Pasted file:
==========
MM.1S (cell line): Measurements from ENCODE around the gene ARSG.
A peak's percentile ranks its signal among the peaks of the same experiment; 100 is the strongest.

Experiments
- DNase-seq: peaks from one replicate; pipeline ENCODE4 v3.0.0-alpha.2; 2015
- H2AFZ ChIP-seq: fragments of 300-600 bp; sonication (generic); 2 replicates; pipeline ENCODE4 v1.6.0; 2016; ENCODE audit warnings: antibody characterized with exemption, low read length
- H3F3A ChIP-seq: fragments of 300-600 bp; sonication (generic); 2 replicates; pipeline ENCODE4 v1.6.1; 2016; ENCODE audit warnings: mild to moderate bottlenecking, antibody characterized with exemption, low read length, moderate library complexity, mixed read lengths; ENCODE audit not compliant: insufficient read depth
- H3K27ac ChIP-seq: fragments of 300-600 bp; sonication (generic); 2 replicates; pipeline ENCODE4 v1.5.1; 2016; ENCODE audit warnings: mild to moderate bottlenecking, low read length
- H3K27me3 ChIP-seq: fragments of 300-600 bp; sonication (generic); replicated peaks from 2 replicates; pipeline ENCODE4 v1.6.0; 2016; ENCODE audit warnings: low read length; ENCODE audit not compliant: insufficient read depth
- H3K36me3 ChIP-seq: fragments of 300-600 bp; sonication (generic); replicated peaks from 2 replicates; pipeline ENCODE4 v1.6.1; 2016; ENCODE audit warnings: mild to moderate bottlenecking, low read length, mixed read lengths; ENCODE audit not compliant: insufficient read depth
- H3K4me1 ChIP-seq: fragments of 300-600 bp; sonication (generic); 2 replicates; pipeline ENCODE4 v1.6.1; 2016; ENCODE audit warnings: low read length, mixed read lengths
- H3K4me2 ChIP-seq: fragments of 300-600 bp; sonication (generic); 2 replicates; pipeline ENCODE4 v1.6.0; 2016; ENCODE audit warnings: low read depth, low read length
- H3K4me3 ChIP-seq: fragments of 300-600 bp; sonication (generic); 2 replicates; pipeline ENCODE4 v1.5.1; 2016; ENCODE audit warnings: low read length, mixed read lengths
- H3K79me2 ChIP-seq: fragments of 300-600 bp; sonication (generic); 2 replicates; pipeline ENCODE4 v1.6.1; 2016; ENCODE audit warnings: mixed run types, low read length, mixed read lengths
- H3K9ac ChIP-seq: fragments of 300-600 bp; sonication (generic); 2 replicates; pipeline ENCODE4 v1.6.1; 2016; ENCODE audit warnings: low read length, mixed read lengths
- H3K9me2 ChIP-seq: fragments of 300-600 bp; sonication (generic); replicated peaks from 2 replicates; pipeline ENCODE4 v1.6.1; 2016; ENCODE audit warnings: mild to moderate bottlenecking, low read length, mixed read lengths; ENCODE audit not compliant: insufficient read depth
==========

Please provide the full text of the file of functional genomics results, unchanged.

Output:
MM.1S (cell line): Measurements from ENCODE around the gene ARSG.
A peak's percentile ranks its signal among the peaks of the same experiment; 100 is the strongest.

Experiments
- DNase-seq: peaks from one replicate; pipeline ENCODE4 v3.0.0-alpha.2; 2015
- H2AFZ ChIP-seq: fragments of 300-600 bp; sonication (generic); 2 replicates; pipeline ENCODE4 v1.6.0; 2016; ENCODE audit warnings: antibody characterized with exemption, low read length
- H3F3A ChIP-seq: fragments of 300-600 bp; sonication (generic); 2 replicates; pipeline ENCODE4 v1.6.1; 2016; ENCODE audit warnings: mild to moderate bottlenecking, antibody characterized with exemption, low read length, moderate library complexity, mixed read lengths; ENCODE audit not compliant: insufficient read depth
- H3K27ac ChIP-seq: fragments of 300-600 bp; sonication (generic); 2 replicates; pipeline ENCODE4 v1.5.1; 2016; ENCODE audit warnings: mild to moderate bottlenecking, low read length
- H3K27me3 ChIP-seq: fragments of 300-600 bp; sonication (generic); replicated peaks from 2 replicates; pipeline ENCODE4 v1.6.0; 2016; ENCODE audit warnings: low read length; ENCODE audit not compliant: insufficient read depth
- H3K36me3 ChIP-seq: fragments of 300-600 bp; sonication (generic); replicated peaks from 2 replicates; pipeline ENCODE4 v1.6.1; 2016; ENCODE audit warnings: mild to moderate bottlenecking, low read length, mixed read lengths; ENCODE audit not compliant: insufficient read depth
- H3K4me1 ChIP-seq: fragments of 300-600 bp; sonication (generic); 2 replicates; pipeline ENCODE4 v1.6.1; 2016; ENCODE audit warnings: low read length, mixed read lengths
- H3K4me2 ChIP-seq: fragments of 300-600 bp; sonication (generic); 2 replicates; pipeline ENCODE4 v1.6.0; 2016; ENCODE audit warnings: low read depth, low read length
- H3K4me3 ChIP-seq: fragments of 300-600 bp; sonication (generic); 2 replicates; pipeline ENCODE4 v1.5.1; 2016; ENCODE audit warnings: low read length, mixed read lengths
- H3K79me2 ChIP-seq: fragments of 300-600 bp; sonication (generic); 2 replicates; pipeline ENCODE4 v1.6.1; 2016; ENCODE audit warnings: mixed run types, low read length, mixed read lengths
- H3K9ac ChIP-seq: fragments of 300-600 bp; sonication (generic); 2 replicates; pipeline ENCODE4 v1.6.1; 2016; ENCODE audit warnings: low read length, mixed read lengths
- H3K9me2 ChIP-seq: fragments of 300-600 bp; sonication (generic); replicated peaks from 2 replicates; pipeline ENCODE4 v1.6.1; 2016; ENCODE audit warnings: mild to moderate bottlenecking, low read length, mixed read lengths; ENCODE audit not compliant: insufficient read depth